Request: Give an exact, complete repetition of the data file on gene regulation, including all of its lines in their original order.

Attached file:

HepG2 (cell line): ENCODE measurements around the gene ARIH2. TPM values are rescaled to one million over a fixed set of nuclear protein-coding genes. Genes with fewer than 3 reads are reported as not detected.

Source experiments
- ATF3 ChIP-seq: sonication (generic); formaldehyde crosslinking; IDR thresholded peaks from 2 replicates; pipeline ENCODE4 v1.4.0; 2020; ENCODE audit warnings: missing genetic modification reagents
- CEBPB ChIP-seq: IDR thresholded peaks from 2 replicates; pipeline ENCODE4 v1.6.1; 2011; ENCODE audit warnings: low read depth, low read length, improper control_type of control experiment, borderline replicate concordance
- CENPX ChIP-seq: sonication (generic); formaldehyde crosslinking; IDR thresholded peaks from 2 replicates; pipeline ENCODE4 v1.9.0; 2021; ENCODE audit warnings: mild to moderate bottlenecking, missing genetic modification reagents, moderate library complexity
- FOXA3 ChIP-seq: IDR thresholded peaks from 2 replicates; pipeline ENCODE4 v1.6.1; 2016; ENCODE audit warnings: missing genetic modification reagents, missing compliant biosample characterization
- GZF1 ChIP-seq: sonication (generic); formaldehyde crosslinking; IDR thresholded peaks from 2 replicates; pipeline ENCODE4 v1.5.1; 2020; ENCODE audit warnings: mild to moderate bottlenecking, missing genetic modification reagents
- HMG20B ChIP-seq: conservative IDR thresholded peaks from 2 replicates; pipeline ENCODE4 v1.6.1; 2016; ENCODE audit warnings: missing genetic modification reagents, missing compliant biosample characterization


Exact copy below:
HepG2 (cell line): ENCODE measurements around the gene ARIH2. TPM values are rescaled to one million over a fixed set of nuclear protein-coding genes. Genes with fewer than 3 reads are reported as not detected.

Source experiments
- ATF3 ChIP-seq: sonication (generic); formaldehyde crosslinking; IDR thresholded peaks from 2 replicates; pipeline ENCODE4 v1.4.0; 2020; ENCODE audit warnings: missing genetic modification reagents
- CEBPB ChIP-seq: IDR thresholded peaks from 2 replicates; pipeline ENCODE4 v1.6.1; 2011; ENCODE audit warnings: low read depth, low read length, improper control_type of control experiment, borderline replicate concordance
- CENPX ChIP-seq: sonication (generic); formaldehyde crosslinking; IDR thresholded peaks from 2 replicates; pipeline ENCODE4 v1.9.0; 2021; ENCODE audit warnings: mild to moderate bottlenecking, missing genetic modification reagents, moderate library complexity
- FOXA3 ChIP-seq: IDR thresholded peaks from 2 replicates; pipeline ENCODE4 v1.6.1; 2016; ENCODE audit warnings: missing genetic modification reagents, missing compliant biosample characterization
- GZF1 ChIP-seq: sonication (generic); formaldehyde crosslinking; IDR thresholded peaks from 2 replicates; pipeline ENCODE4 v1.5.1; 2020; ENCODE audit warnings: mild to moderate bottlenecking, missing genetic modification reagents
- HMG20B ChIP-seq: conservative IDR thresholded peaks from 2 replicates; pipeline ENCODE4 v1.6.1; 2016; ENCODE audit warnings: missing genetic modification reagents, missing compliant biosample characterization